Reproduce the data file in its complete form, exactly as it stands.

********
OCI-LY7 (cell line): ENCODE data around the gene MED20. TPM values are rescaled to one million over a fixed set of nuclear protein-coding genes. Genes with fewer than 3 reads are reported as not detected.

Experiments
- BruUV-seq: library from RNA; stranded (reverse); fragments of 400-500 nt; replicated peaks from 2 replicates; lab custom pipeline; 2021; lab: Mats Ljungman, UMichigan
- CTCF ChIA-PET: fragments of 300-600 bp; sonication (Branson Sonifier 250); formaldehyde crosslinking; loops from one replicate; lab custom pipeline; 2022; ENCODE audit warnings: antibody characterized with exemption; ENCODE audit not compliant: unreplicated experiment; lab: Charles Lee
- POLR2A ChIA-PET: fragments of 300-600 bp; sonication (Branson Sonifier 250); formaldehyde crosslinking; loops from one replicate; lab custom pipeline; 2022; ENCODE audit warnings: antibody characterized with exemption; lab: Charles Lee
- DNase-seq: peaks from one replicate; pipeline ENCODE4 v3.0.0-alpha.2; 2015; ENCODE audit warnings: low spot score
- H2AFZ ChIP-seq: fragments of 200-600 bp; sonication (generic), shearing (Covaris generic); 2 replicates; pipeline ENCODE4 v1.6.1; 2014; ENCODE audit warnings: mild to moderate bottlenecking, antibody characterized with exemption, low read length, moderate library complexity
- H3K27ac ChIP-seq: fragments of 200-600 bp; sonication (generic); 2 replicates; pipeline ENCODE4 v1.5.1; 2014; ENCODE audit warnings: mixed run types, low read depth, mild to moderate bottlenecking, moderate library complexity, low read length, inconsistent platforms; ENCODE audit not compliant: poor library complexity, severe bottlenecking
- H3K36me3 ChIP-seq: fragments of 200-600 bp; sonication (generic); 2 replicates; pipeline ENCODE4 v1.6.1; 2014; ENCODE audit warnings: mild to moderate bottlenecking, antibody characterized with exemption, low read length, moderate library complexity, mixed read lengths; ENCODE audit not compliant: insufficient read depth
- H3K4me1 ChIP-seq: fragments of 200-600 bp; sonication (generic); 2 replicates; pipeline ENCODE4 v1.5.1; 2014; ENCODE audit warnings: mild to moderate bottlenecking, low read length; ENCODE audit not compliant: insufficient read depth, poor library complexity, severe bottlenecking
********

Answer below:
OCI-LY7 (cell line): ENCODE data around the gene MED20. TPM values are rescaled to one million over a fixed set of nuclear protein-coding genes. Genes with fewer than 3 reads are reported as not detected.

Experiments
- BruUV-seq: library from RNA; stranded (reverse); fragments of 400-500 nt; replicated peaks from 2 replicates; lab custom pipeline; 2021; lab: Mats Ljungman, UMichigan
- CTCF ChIA-PET: fragments of 300-600 bp; sonication (Branson Sonifier 250); formaldehyde crosslinking; loops from one replicate; lab custom pipeline; 2022; ENCODE audit warnings: antibody characterized with exemption; ENCODE audit not compliant: unreplicated experiment; lab: Charles Lee
- POLR2A ChIA-PET: fragments of 300-600 bp; sonication (Branson Sonifier 250); formaldehyde crosslinking; loops from one replicate; lab custom pipeline; 2022; ENCODE audit warnings: antibody characterized with exemption; lab: Charles Lee
- DNase-seq: peaks from one replicate; pipeline ENCODE4 v3.0.0-alpha.2; 2015; ENCODE audit warnings: low spot score
- H2AFZ ChIP-seq: fragments of 200-600 bp; sonication (generic), shearing (Covaris generic); 2 replicates; pipeline ENCODE4 v1.6.1; 2014; ENCODE audit warnings: mild to moderate bottlenecking, antibody characterized with exemption, low read length, moderate library complexity
- H3K27ac ChIP-seq: fragments of 200-600 bp; sonication (generic); 2 replicates; pipeline ENCODE4 v1.5.1; 2014; ENCODE audit warnings: mixed run types, low read depth, mild to moderate bottlenecking, moderate library complexity, low read length, inconsistent platforms; ENCODE audit not compliant: poor library complexity, severe bottlenecking
- H3K36me3 ChIP-seq: fragments of 200-600 bp; sonication (generic); 2 replicates; pipeline ENCODE4 v1.6.1; 2014; ENCODE audit warnings: mild to moderate bottlenecking, antibody characterized with exemption, low read length, moderate library complexity, mixed read lengths; ENCODE audit not compliant: insufficient read depth
- H3K4me1 ChIP-seq: fragments of 200-600 bp; sonication (generic); 2 replicates; pipeline ENCODE4 v1.5.1; 2014; ENCODE audit warnings: mild to moderate bottlenecking, low read length; ENCODE audit not compliant: insufficient read depth, poor library complexity, severe bottlenecking